The Central Division team, led by Colorado’s Nathan MacKinnon and backstopped by Hellebuyck, probably has the best on-paper combination of offensive talent, goaltending and collective 3-on-3 track record. But whoever wins the All-Star tournament, fans are in store for a lot of fast-paced, high-scoring action — thanks in large part to the fundamental nature of the 3-on-3 format. (Sorry, goalies.)

Sure, The NFL Playoffs Seem Chaotic … But They’re Actually Pretty Predictable

The Tennessee Titans’ run from the sixth seed to the AFC championship game is a Cinderella tale amid an NFL postseason full of great stories. Even after the Minnesota Vikings upset the New Orleans Saints in the Superdome, and the Houston Texans racked up (and then blew) a 24-0 lead over the Kansas City Chiefs, the Titans beating the New England Patriots and Baltimore Ravens on the road on consecutive weeks still stands out.

This isn’t supposed to be unusual in the league of parity, where the sixth-seed 2005 Pittsburgh Steelers kicked off an era of wild-card teams winning it all. The 2007 New York Giants, a five-seed, met the 18-0 New England Patriots in the Super Bowl and beat them. The 2010 Green Bay Packers won it all as a sixth seed, too. In 2011, the Giants won another Super Bowl ring after sneaking into the playoffs at 9-7 as the champion of a weak NFC East.

It’s no wonder fans and analysts frequently complain about the NFL’s playoff format, insisting that it’s too easy for weak teams to get in and too hard for the regular season’s best teams to capitalize on their seasonlong performance. Amid reports that the league is looking to add a playoff game on each side of the bracket and some in the players union are trying to change the seeding, it seems like a solution to this problem is coming.

The only problem? There’s no problem.

In fact, the NFL playoffs are a chalk factory. Since at least 2010, no other major U.S. professional sport has put its best teams in the semifinals more frequently than the NFL.1 The NFL and NBA averaged three top-two seeds in the conference finals per season, while MLB averaged two, and the NHL averaged 1.3.2

In eight of the past 10 NFL seasons, at least three of each year’s four conference finalists have had a first-round bye. In fact, no season has had fewer than two top-two seeds in the final four. Overall, 30 of the 40 title-game participants have been either No. 1 or No. 2 seeds. Since the 2013 season, every Super Bowl winner has been a top-two seed — and all but one have been their conference’s No. 1.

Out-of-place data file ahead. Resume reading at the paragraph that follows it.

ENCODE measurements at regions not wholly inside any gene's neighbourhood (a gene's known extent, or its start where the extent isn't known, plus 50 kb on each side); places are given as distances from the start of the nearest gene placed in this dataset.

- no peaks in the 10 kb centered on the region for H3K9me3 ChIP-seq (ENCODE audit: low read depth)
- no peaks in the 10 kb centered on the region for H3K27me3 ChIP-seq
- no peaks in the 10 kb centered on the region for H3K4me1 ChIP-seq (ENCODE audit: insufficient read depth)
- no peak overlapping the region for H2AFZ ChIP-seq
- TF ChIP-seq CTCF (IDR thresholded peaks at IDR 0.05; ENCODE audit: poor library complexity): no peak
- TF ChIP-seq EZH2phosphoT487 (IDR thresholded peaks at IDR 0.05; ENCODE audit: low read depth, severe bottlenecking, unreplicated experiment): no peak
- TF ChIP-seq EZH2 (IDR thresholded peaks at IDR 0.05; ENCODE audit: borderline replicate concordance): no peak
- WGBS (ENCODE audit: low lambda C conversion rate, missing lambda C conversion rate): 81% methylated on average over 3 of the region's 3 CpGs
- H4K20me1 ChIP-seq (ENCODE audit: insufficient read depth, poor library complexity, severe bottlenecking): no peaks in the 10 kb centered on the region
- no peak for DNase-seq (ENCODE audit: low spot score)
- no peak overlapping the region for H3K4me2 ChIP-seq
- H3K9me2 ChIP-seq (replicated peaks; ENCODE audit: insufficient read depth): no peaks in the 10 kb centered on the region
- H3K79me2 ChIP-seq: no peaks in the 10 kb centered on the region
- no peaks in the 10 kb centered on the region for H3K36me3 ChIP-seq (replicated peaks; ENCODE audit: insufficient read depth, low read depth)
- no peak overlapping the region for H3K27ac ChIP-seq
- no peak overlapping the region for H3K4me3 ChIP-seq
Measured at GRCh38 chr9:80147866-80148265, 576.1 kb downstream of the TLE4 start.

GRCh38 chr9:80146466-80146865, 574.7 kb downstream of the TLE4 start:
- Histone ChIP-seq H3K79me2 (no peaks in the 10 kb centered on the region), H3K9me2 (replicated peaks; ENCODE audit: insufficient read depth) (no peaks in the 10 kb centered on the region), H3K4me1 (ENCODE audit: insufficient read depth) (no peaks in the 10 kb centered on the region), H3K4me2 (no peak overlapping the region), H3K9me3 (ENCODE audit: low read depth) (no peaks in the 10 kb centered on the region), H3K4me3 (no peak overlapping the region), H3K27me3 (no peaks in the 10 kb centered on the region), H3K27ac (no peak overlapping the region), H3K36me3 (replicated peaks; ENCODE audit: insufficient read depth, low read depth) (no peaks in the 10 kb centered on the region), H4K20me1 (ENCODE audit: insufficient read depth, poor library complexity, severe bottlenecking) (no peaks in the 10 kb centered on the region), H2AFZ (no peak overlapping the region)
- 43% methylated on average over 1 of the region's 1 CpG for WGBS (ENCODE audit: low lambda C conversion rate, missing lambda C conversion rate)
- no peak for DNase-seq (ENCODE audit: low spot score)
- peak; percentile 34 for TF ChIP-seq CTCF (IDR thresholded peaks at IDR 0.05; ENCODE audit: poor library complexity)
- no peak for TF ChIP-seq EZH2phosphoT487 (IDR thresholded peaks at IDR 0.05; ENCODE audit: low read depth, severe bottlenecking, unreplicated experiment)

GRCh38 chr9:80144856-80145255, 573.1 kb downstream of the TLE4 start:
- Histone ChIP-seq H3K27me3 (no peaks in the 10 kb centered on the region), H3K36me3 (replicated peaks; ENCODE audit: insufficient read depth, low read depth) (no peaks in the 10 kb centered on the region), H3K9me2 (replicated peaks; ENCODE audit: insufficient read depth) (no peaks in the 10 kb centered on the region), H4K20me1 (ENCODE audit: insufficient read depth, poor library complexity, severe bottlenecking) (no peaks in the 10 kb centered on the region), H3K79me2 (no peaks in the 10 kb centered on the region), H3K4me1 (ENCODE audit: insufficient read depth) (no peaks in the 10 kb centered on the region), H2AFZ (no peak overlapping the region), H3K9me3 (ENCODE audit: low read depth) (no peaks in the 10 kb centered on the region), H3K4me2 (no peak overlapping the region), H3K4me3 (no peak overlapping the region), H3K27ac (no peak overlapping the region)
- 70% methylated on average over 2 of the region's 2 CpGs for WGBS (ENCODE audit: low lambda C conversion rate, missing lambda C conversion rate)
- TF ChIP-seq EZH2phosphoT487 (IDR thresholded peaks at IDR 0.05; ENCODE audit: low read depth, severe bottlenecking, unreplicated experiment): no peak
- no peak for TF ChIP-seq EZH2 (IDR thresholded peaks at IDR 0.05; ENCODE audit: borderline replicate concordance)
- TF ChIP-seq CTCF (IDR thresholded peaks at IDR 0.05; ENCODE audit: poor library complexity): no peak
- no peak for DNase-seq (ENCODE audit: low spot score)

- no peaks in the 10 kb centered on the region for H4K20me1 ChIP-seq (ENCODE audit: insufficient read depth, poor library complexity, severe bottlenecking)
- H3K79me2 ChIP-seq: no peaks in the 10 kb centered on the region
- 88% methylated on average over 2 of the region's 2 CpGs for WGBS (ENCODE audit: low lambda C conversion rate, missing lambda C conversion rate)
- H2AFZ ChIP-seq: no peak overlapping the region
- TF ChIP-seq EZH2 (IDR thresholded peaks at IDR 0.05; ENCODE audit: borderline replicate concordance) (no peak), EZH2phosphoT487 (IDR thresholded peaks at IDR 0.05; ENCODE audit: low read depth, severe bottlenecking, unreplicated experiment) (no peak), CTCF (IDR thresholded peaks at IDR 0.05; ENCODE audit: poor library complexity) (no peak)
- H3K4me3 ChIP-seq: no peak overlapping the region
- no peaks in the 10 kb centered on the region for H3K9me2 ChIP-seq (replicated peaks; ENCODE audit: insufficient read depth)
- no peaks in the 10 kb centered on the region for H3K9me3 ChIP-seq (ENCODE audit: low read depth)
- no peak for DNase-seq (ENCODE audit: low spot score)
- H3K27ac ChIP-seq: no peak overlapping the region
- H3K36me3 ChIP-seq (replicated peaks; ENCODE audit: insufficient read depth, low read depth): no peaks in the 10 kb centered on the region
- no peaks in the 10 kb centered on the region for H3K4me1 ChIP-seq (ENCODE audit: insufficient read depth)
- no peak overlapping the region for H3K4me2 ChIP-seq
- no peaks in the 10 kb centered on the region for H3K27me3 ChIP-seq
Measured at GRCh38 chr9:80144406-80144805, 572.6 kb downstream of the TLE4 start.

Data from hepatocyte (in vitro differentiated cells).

The NBA is just as good at putting its best teams in position to win a ring; over the same period, it has averaged 3 top-two seeds in its final fours. Of course, every round of the NBA playoffs is a best-of series instead of a single-elimination game — and, as Michael Mauboussin found, NBA basketball results are driven more by skill than any other major U.S. sport. Luck plays a much bigger role in baseball and hockey, so it’s no wonder that MLB and the NHL don’t put top seeds in the semifinals nearly as often.

But wait — we know NFL results are significantly luck-driven, too, and single-elimination games give underdogs a better chance to win than a multiple-trial series. How does the NFL put its regular-season champs in position to win conference and league titles as frequently as the NBA?

Credit the NFL playoff structure. When the season’s winningest teams have to win just one home game to make the conference finals, they’re going to do so more often than not. Of course, when luck is a significant factor in wins and losses, the winningest teams aren’t necessarily the best ones. FiveThirtyEight’s Elo rankings still regard the Ravens and Saints as the strongest and third-strongest teams. The Ravens, Saints and Patriots also finished first, third and fourth in Football Outsiders’ DVOA.

But the reason we have playoffs is to put the winners against the winners and see who wins — and the NFL’s format does that more effectively than anyone gives it credit for.

Check out our latest NFL predictions.

CORRECTION (Jan. 16, 2020, 5:28 p.m.): A previous version of this article incorrectly identified the league that averaged two top-two seeds in its conference finals from 2010 through 2019. It was MLB, not the NBA.

NHL Defensemen Aren’t Supposed To Score Like John Carlson

It is not typical for an NHL defenseman — or any athlete, for that matter — to drastically improve at the age of 30. While defensemen tend to peak later and play at a level that more closely resembles their prime deeper into their 30s than other NHL skaters, the fourth decade of a hockey player’s life usually corresponds with the end of their playing days.

Of course, there are exceptions to every rule, and Washington Capitals defenseman John Carlson is proving that this season: The D.C. blueliner, who turns 30 on Jan. 10, is having one of the best offensive seasons for a defenseman in NHL history, particularly after adjusting for leaguewide scoring levels. He’s also having one of the most valuable D-man campaigns in NHL history if we account for the rest of his stats. Basically, by any metric, Carlson is making history. And even more amazingly, he’s doing so as a relatively old guy.

With 52 points (13 goals, 39 assists), Carlson currently leads the Washington Capitals in scoring — 12 points clear of left wing Alex Ovechkin, himself one of history’s greatest scorers. Carlson’s 1.21 points per game is tracking to be the first season above the 1.2 threshold by a defenseman in 25 years. At this pace, he would notch 99 points by season’s end, which would be the most by a D-man since Brian Leetch had 102 points in the 1991-92 season.